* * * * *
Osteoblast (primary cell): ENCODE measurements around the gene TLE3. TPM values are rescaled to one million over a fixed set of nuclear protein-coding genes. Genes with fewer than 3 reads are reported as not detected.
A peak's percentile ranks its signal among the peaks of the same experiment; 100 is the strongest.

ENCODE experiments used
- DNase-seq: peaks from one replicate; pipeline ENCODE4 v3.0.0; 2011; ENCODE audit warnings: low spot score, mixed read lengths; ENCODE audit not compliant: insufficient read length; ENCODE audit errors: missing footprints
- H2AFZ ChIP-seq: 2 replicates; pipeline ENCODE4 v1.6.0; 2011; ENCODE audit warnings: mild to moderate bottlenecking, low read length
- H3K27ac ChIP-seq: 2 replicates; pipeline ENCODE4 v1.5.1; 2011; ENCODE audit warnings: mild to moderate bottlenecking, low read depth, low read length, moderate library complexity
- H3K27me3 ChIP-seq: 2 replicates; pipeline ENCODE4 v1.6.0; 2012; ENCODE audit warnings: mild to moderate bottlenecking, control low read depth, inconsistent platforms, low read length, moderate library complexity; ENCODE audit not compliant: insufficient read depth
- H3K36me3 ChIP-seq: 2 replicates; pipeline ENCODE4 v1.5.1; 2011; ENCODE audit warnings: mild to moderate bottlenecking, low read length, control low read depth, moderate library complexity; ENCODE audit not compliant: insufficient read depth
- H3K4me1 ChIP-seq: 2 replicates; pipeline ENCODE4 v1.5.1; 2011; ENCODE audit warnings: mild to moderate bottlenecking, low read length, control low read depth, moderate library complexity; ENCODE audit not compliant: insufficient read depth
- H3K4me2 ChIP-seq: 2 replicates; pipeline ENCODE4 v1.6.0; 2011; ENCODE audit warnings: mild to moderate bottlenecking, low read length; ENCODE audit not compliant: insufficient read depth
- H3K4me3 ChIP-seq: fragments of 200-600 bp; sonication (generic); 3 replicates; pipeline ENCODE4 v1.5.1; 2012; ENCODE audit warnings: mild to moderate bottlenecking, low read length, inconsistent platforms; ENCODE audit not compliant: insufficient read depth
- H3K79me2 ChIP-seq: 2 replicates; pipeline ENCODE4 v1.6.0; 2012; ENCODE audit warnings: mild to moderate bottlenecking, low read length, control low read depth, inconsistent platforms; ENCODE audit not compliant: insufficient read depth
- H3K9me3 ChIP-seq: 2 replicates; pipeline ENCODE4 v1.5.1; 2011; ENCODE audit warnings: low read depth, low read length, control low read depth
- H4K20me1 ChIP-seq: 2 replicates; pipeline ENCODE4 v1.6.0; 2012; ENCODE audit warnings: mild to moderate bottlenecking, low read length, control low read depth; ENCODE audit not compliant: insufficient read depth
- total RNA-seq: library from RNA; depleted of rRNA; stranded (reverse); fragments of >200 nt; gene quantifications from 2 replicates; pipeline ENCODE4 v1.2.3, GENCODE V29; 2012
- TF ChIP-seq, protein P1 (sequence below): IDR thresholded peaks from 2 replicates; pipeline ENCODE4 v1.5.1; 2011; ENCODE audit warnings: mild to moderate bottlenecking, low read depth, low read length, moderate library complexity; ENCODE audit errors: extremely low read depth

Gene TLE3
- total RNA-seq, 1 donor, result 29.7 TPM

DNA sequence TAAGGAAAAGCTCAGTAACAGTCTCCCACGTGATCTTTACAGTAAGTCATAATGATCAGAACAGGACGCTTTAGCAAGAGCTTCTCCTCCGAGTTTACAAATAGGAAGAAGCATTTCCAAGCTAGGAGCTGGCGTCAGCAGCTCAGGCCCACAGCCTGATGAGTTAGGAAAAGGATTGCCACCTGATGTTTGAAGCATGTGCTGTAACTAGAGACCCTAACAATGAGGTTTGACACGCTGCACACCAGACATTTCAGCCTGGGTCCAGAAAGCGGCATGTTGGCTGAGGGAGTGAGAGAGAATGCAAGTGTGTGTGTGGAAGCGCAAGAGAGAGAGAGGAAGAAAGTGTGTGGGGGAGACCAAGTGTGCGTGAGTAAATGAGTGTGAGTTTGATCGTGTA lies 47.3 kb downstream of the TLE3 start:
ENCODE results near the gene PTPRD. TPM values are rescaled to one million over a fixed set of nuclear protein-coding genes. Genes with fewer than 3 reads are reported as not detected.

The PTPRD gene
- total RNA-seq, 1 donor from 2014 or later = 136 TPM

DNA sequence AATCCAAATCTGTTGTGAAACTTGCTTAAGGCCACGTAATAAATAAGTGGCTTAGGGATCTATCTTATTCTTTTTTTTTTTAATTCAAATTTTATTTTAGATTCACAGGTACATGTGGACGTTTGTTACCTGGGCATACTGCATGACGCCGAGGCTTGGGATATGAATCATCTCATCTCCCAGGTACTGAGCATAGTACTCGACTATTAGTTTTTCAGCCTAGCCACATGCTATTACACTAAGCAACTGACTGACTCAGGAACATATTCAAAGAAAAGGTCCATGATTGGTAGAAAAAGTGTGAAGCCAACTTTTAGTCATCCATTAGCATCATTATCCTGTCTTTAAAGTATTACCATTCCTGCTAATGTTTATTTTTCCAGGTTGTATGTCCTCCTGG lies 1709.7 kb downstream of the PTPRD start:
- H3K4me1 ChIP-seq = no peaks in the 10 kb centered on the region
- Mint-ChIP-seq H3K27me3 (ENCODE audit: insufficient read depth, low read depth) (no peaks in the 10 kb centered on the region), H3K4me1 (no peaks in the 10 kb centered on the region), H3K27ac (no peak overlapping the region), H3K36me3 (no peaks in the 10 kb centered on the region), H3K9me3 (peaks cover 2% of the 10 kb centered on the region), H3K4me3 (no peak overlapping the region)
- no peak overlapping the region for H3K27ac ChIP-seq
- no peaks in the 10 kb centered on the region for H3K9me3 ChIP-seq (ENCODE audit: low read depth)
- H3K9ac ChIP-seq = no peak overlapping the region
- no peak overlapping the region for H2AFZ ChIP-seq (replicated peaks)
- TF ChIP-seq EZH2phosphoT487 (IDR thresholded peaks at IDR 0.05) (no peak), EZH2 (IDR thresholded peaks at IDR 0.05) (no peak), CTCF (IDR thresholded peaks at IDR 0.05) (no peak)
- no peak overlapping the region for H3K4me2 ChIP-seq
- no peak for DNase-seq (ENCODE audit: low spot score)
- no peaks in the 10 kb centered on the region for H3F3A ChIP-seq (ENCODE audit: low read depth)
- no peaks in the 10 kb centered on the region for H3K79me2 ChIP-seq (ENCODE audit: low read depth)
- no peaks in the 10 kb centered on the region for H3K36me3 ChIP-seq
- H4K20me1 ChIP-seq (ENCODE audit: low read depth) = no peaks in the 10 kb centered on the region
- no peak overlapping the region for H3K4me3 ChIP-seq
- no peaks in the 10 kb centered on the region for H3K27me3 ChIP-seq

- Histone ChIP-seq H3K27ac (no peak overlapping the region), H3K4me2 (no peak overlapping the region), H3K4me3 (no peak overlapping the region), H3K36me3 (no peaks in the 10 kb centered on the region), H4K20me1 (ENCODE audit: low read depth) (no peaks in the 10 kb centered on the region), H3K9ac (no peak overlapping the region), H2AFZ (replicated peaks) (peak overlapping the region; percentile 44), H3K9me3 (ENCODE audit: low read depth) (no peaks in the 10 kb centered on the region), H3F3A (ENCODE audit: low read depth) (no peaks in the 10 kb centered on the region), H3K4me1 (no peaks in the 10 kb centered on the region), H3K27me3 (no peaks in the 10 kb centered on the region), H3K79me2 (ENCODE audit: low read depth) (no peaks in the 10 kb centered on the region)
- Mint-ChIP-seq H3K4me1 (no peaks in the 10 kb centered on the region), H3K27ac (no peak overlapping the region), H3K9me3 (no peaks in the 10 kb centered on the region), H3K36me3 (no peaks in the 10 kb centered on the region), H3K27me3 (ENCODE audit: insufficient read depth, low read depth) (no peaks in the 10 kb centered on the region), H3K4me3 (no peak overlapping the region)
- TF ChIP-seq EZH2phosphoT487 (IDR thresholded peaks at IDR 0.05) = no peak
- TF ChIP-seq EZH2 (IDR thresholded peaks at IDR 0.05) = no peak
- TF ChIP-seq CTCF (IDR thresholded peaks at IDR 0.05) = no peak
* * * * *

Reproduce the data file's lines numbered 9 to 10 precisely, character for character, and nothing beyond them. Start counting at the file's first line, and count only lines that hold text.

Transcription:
- H3K4me1 ChIP-seq: 2 replicates; pipeline ENCODE4 v1.5.1; 2011; ENCODE audit warnings: mild to moderate bottlenecking, low read length, control low read depth, moderate library complexity; ENCODE audit not compliant: insufficient read depth
- H3K4me2 ChIP-seq: 2 replicates; pipeline ENCODE4 v1.6.0; 2011; ENCODE audit warnings: mild to moderate bottlenecking, low read length; ENCODE audit not compliant: insufficient read depth